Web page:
Public Release: 

The acoustics of laughter

American Institute of Physics

New insights into this mysterious form of expression

College Park, MD (October 3, 2001)-Humans have many ways to express themselves, but one of the most enjoyable-and mysterious-is laughter. More than a frivolous emotional outburst, laughter has many important functions in human communication, playing major roles in social situations ranging from dates to diplomatic negotiations.

While scientists have thoroughly researched many other human sounds, such as singing and talking, remarkably little is known about the acoustics of laughter. Seeking to rectify this, Vanderbilt psychologist Jo-Anne Bachorowski and Cornell psychologist Michael Owren studied 1024 laughter episodes from 97 young adults as they watched funny video clips from films such as "When Harry Met Sally" and "Monty Python and the Holy Grail." The surprising results were published in the September issue of the Journal of the Acoustical Society of America.

"We tend to think of laughter as being tee-hee or ho-ho, sorts of sounds," said Bachorowski. But their results showed otherwise.

First of all, laughers produce many different kinds of sounds, including grunts and snorts. The investigators found interesting sex differences in the use of these sounds, with males tending to grunt and snort more often than females.

The sex differences don't end there. Women produced more song-like laughter than men. These song-like laughs are "voiced," meaning that they involve the vocal folds, the tissues in the larynx involved in producing vowels and related sounds.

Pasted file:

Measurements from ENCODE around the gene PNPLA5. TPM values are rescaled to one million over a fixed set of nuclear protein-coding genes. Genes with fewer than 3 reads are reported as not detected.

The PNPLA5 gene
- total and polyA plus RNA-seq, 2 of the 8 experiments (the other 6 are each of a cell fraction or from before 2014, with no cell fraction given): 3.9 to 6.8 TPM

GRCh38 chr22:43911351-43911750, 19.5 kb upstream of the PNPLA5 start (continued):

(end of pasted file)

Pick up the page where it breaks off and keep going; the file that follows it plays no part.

In men and women alike, laughs are surprisingly high-pitched. To determine this, the researchers took each voiced laugh and measured its "fundamental frequency," which corresponds to the rate at which the vocal folds vibrate, and is heard by listeners as pitch. They found that women's laughter, on the average, was twice as high-pitched as normal speech (had twice the fundamental frequency). Men's laughter was, on the average, 2.5 times more higher-pitched than their normal speech (had 2.5 times the fundamental frequency).

Even more remarkable were the very high frequencies of some voiced laughs. Male fundamentals were sometimes over 1,000 Hertz (Hz)-about the pitch of a high "C" for a soprano singer. Females were sometimes over 2,000 Hz-one octave higher than a soprano's high C. These high fundamentals were unexpected. "I personally didn't imagine that males and females would produce sounds with fundamentals that high in natural circumstances," Bachorowski said.

Santa Claus may also have to change his tagline, as researchers found that voiced laughter does not consist of articulated vowel-like utterances, like "tee-hee," "ha-ha," or "ho-ho." Instead, laughter is predominantly comprised of neutral, "huh-huh" sounds.

Ever think your laugh sounds funny when you're stressed out? The researchers found lots of evidence that laughter can be associated with out-of-the-ordinary vocal physics, such as whirlpools of air or whistles near the larynx. While the researchers don't know with certainty what the origins of such effects are, they may be associated with a high level of emotional arousal on the part of laughers.

The researchers are in the midst of further studies of laughter. For example, they are studying the impact that these sounds have on emotional responses in listeners. They are also looking to uncover what happens in the human brain when listeners hear laughter. Another piece of their work involves studying whether laughter is speech-like in the sense of providing "meaning" or symbolic value to listeners. The investigators instead think that laughter functions largely to sway a listener's emotional response, with any meaning attributed to the sounds inferred or interpreted from the situation in which the laughter is produced.


This research was funded by the National Science Foundation.

Web Resource:
Laughter's Influence
Vanderbilt University News Article

Disclaimer: AAAS and EurekAlert! are not responsible for the accuracy of news releases posted to EurekAlert! by contributing institutions or for the use of any information through the EurekAlert system.